Midwood has the feeling of a Brooklyn neighborhood stuck in an earlier time. Signs for many of the businesses are decades old, and the residential areas boast tree-lined streets and well-maintained stand-alone houses. The large, quiet neighborhood is wedged between Flatbush and Coney Island.
Bakeries, fishmongers and delis cater to the many Jewish residents who live in Midwood, and on Saturday, neighborhood stores are mostly shuttered in observance of Shabbat. The area does not have a vibrant after-hours scene, and finding a bar to grab a beer is next to impossible in most of the neighborhood. On the other hand, Midwood is full of top-notch pizzerias.
Midwood has a century of history in the film and television industry. Classic shows were taped at the Vitograph Studio on Avenue M and 14th Street. Now known as JC Studios, it’s still a working facility. “As the World Turns” was recorded there until it was cancelled last summer. Brooklyn College is at the northern edge of the neighborhood, with students helping to diversify the area. The college also offers sports, performing arts, screenings and gallery openings for students and neighbors alike.
Local public schools are among the best in the city.
The No. 2 train’s last stop is at Brooklyn College, but the B and Q trains go further into Midwood. It’s about a half-hour commute to midtown on the Q train. The subway stations in the neighborhood are receiving a much-needed facelift, although service is still reliable.
Mendy’s Kosher Deli, 1359 Coney Island Ave., 718-859-1002
From corned beef to matzoh ball and chicken soups, Mendy’s is well known for its kosher delicacies.
Chikurin Sushi, 1777 Ocean Ave., 718-338-1818
Behind its inauspicious entrance, Chikurin offers fresh fish and ample portions of Japanese cuisine.
JoMart Chocolates, 2917 Avenue R, 718-375-1277
As the “son of a son of a candymaker,” Michael Rogak knows the key to world peace is chocolate. It’s hard to disagree in the face of hand-dipped sour-cherry fudge truffles and espresso caramels.
Brooklyn Center for the Performing Arts, 2900 Campus Rd.,718-951-4600
Part of Brooklyn College, the Center for the Performing Arts brings new plays and musical performances to the neighborhood every month. Many shows are one-night only, but student productions, such as “Rough Magic” (opening Feb. 24), run for several weeks.
Gulluoglu Cafe, 1985 Coney Island Ave., 718-645-1822
Sip tea and sample any of the 12 varieties of baklava at this comfortable cafe. The honey- and pistachio-filled treats are sure to brighten anyone’s evening.
Shakespeare & Co., 150 Campus Rd.,718-434-5326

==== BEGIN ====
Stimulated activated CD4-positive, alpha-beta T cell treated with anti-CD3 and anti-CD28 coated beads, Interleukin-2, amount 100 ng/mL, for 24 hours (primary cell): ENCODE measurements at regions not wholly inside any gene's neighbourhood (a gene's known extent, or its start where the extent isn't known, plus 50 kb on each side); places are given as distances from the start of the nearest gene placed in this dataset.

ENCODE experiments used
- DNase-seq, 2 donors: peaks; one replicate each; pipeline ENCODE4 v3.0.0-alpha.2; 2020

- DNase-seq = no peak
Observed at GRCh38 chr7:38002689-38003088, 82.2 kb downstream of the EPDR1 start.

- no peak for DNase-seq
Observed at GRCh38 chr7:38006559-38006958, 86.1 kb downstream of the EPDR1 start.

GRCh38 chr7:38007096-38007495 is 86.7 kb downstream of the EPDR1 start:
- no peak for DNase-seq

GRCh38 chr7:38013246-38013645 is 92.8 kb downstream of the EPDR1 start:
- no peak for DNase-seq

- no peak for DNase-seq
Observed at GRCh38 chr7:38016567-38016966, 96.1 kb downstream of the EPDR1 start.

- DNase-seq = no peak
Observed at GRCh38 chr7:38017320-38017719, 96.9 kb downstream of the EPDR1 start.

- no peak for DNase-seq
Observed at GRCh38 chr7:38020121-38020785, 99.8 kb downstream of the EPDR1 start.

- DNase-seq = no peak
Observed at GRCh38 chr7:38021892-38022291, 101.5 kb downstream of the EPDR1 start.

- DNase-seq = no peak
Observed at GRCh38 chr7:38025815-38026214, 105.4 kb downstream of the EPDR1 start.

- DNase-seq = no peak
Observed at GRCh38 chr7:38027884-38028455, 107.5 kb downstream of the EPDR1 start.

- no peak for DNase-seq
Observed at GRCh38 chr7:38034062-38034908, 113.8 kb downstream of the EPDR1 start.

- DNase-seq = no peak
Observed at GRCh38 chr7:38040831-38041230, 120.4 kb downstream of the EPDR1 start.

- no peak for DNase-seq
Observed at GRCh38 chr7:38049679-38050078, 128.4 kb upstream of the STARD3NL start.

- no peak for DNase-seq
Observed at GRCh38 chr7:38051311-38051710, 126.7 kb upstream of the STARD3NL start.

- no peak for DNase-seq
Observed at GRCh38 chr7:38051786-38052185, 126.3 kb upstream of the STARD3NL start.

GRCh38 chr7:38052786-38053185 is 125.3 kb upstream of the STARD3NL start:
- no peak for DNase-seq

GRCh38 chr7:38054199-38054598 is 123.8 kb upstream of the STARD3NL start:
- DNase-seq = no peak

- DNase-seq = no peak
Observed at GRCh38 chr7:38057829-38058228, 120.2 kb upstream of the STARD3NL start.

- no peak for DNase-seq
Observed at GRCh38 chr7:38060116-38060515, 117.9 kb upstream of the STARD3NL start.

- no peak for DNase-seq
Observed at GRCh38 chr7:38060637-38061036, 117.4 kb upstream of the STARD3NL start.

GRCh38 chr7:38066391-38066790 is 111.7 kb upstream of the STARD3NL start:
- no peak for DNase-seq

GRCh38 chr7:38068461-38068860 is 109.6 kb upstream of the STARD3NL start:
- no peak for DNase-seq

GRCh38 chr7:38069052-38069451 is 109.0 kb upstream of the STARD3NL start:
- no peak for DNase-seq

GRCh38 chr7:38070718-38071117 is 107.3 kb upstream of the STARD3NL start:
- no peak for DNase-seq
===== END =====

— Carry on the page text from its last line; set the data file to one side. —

Every good college has a good bookstore, and Shakespeare & Co. is there for readers with textbooks, great American novels and other nonrequired reading.
Pomegranate, 1507 Coney Island Ave., 718-951-7112
This 20,000-square-foot kosher supermarket amply supplies the needs of local foodies, offering cheese and breads at decent prices. The meat selection also is great, though more expensive.
The Kitchen Clique, 3009 Avenue L, 718-253-3909
From cookbooks to the Sodastream, home chefs can find all their kitchen accoutrements here. Everything is also available online for those who don’t want to trek around Brooklyn carrying a cast-iron pot.
Avenue J Florists, 1502 Avenue J, 718-377-2002
Buckets of fresh hydrangeas and other flowers greet visitors to this 80-year-old flower shop. Of course, bouquets are available for delivery all over Brooklyn – just in time for Valentine’s Day!
Brooklyn College, 2900 Bedford Ave.
The 26-acre campus was established in the 1930s as the first coeducational liberal arts college in New York. The campus’ libraries, theaters and sports fields look much the same as they did back then. It’s a bit of an oasis in a crowded area.
Alyssa Katz, a Manhattan native, has lived in Midwood since 2005. She considers it “living in the country.”
What’s the best part of the neighborhood? It’s relaxed, leafy and down-to-earth. It’s a very rooted community.
What are the disadvantages? There’s not a lot in the way of bars and cafes or public space, although Brooklyn College offers some of that.
What would you recommend to people visiting Midwood? Shopping and eating! There are so many small businesses, and it’s such good quality at good prices.
Who lives in the area? There’s a sizable Jewish community, although it’s really diverse, with people belonging to different synagogues. Middle-class people from all over the world live here. It’s family-oriented, without a lot of young singles.
How has the neighborhood changed? We have so many family-run businesses, and as the shopkeepers are getting older, their shops are closing and being replaced by chains. I guess that happens everywhere, but we really feel it in Midwood.